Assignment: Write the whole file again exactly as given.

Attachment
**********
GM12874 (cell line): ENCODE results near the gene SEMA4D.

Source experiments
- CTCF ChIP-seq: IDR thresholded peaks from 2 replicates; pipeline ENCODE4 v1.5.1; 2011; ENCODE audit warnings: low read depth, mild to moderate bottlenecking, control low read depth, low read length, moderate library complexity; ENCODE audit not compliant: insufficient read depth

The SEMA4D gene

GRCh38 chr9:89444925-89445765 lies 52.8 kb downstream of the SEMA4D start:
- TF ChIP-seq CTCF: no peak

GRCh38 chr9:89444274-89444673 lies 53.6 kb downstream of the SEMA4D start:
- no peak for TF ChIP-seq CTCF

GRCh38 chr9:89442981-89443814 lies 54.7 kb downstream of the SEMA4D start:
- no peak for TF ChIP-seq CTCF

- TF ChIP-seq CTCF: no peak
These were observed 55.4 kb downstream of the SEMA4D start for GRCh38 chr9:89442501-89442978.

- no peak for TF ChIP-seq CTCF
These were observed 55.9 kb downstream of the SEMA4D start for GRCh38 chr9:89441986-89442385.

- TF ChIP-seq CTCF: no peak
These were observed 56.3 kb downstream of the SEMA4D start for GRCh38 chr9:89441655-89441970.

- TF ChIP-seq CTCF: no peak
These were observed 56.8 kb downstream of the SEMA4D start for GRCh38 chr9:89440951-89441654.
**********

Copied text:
GM12874 (cell line): ENCODE results near the gene SEMA4D.

Source experiments
- CTCF ChIP-seq: IDR thresholded peaks from 2 replicates; pipeline ENCODE4 v1.5.1; 2011; ENCODE audit warnings: low read depth, mild to moderate bottlenecking, control low read depth, low read length, moderate library complexity; ENCODE audit not compliant: insufficient read depth

The SEMA4D gene

GRCh38 chr9:89444925-89445765 lies 52.8 kb downstream of the SEMA4D start:
- TF ChIP-seq CTCF: no peak

GRCh38 chr9:89444274-89444673 lies 53.6 kb downstream of the SEMA4D start:
- no peak for TF ChIP-seq CTCF

GRCh38 chr9:89442981-89443814 lies 54.7 kb downstream of the SEMA4D start:
- no peak for TF ChIP-seq CTCF

- TF ChIP-seq CTCF: no peak
These were observed 55.4 kb downstream of the SEMA4D start for GRCh38 chr9:89442501-89442978.

- no peak for TF ChIP-seq CTCF
These were observed 55.9 kb downstream of the SEMA4D start for GRCh38 chr9:89441986-89442385.

- TF ChIP-seq CTCF: no peak
These were observed 56.3 kb downstream of the SEMA4D start for GRCh38 chr9:89441655-89441970.

- TF ChIP-seq CTCF: no peak
These were observed 56.8 kb downstream of the SEMA4D start for GRCh38 chr9:89440951-89441654.